Sri Lanka's prime minister defeated the country's former strongman in parliamentary elections, according to results released Tuesday, blocking his attempted political comeback.
Prime Minister Ranil Wickremesinghe said a majority of the people endorsed what he called his administration's good governance and consensual politics in Monday's elections.
"I offer my grateful thanks to all parties and individuals who worked untiringly during the election period to ensure victory for the people," Wickremesinghe said in a statement.
Official results showed his United National Party won 106 out of 225 seats in Parliament, while the United People's Freedom Alliance, which includes former President Mahinda Rajapaksa and his allies, secured 95.
Rajapaksa was attempting a comeback after his shocking loss to Maithripala Sirisena, a member of his own party, in January's presidential election. Rajapaksa was the country's president for nine years and was attempting to return to power as prime minister, a position second only to the president.
The Tamil National Alliance swept the ethnic Tamil-majority northern and eastern provinces with 16 seats in Monday's balloting. Smaller parties won the remaining seats. A political party or a coalition must have at least 113 seats to form a government, meaning Wickremesinghe will have to seek some support from other parties.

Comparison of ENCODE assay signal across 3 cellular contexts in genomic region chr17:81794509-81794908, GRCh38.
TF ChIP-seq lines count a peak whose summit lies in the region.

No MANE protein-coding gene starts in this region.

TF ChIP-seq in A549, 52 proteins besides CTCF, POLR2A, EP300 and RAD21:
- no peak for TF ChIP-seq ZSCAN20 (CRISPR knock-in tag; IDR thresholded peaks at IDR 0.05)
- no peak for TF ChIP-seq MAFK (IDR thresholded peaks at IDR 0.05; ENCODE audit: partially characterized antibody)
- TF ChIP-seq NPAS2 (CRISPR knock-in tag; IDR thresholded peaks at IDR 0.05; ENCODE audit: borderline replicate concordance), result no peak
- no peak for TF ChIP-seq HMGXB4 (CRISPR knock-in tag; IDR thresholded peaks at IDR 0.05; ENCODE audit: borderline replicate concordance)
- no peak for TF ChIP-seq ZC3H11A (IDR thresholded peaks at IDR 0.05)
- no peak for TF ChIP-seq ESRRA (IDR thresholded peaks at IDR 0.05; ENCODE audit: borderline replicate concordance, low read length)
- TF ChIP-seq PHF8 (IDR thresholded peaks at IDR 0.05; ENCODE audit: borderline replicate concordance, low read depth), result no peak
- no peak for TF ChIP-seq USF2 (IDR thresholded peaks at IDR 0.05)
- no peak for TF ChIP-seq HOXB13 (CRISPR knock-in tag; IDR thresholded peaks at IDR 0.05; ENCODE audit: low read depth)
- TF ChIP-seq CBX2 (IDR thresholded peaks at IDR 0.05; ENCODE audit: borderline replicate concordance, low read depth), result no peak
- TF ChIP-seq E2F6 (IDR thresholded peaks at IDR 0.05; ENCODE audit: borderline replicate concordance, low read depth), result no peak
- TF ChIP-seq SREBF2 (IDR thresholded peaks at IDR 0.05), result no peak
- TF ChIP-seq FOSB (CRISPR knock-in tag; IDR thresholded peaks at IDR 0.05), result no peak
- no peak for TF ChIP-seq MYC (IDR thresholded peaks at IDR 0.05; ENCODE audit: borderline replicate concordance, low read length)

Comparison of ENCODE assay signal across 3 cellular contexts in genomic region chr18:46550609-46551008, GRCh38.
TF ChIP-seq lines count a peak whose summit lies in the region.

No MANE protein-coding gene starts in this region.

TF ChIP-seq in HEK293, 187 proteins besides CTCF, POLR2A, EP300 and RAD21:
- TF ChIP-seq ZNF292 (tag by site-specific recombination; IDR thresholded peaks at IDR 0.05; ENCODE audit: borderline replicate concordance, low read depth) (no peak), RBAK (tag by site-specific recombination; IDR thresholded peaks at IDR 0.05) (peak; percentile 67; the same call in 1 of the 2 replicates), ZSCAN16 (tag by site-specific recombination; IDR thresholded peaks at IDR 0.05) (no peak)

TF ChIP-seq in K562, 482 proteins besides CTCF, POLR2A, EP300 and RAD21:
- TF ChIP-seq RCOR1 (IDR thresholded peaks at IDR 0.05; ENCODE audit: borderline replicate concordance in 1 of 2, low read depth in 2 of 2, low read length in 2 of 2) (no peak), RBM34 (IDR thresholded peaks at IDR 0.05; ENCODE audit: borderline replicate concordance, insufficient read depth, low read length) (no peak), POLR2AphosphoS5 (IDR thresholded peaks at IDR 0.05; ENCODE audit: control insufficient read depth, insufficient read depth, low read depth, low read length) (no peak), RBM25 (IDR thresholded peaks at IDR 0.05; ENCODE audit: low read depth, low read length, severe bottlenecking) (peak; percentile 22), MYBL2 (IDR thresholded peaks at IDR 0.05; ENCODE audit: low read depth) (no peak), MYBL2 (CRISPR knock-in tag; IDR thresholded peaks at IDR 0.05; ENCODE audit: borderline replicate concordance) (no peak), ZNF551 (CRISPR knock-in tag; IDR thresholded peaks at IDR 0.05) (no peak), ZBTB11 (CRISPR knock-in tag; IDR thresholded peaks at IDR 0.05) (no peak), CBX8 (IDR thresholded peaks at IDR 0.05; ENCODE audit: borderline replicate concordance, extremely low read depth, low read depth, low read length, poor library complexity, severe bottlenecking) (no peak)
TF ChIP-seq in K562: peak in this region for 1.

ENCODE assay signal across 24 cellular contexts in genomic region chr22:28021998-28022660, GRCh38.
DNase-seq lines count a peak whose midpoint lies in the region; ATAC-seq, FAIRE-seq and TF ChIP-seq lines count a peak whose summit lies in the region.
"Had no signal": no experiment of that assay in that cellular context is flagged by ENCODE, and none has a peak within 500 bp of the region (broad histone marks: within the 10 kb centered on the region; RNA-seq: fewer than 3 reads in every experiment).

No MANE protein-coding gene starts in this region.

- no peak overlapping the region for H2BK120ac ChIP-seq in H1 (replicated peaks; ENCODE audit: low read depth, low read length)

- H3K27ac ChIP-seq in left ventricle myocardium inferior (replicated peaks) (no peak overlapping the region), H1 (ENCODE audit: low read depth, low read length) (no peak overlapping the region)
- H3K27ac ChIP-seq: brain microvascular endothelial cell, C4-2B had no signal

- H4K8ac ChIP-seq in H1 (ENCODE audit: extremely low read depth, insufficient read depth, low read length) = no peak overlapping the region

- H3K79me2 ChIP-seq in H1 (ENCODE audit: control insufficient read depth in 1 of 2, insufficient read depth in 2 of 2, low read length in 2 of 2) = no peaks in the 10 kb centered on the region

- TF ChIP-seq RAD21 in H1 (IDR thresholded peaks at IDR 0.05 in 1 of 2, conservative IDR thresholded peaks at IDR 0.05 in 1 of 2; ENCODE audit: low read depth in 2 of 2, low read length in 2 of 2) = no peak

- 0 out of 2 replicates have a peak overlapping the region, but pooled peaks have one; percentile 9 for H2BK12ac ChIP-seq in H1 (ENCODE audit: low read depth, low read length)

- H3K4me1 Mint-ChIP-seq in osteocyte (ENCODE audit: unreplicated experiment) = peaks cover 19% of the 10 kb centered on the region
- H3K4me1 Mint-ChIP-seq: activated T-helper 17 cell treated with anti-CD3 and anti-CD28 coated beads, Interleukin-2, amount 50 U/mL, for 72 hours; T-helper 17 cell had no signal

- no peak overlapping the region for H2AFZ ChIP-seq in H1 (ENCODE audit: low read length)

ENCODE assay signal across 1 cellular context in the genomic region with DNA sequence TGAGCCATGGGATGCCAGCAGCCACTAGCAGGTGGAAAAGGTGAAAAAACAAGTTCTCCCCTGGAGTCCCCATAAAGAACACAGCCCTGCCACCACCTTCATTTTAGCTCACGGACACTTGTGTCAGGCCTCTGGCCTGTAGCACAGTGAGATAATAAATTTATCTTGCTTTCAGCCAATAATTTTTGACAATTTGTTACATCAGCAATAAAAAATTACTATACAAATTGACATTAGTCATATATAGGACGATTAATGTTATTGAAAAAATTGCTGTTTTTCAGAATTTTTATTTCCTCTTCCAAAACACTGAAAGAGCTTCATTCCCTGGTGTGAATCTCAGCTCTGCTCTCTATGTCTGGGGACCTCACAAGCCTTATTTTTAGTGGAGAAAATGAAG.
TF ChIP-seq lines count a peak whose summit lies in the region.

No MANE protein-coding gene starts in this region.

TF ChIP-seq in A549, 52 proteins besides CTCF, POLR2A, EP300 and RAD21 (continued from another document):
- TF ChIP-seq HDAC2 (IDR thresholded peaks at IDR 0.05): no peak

In Sri Lanka the prime minister acts for the president when he is absent and replaces him if he is impeached, is incapacitated or dies. The president has wide executive powers and usually holds the defense, the foreign relations and sometimes the finance portfolios. The prime minister heads lawmaking and has some governance powers.
Elections Commissioner Mahinda Deshapriya said Monday's elections were largely free of irregularities. Police spokesman Ruwan Gunasekara said 35 people were arrested countrywide for election law violations.
Rajapaksa loyalists in the Sri Lanka Freedom Party compelled an unwilling Sirisena to nominate him for the election, but Sirisena vowed not to appoint Rajapaksa prime minister even if he won a majority.
Sirisena formed an alliance with Wickremesinghe to defeat Rajapaksa in the presidential election in January, vowing to make a break from a government that was mired in allegations of corruption and nepotism.
Rajapaksa was seeking a third term after abolishing a two-term limit for presidents. Since his presidential loss, there has been a sharp reversal of fortunes for him, his family and his friends. Some now face investigations or lawsuits concerning allegations of corruption, misuse of power and even murder.
He was hailed by many in among the country's majority Sinhalese ethnic population as a warrior king for defeating Tamil Tiger separatists to end a nearly 26-year civil war. But he is accused of using his popularity to take control of all government institutions, including Parliament, the courts and the armed forces.
He was also accused of widespread human rights abuses and of suppressing freedoms.
Al Jazeera and the Associated Press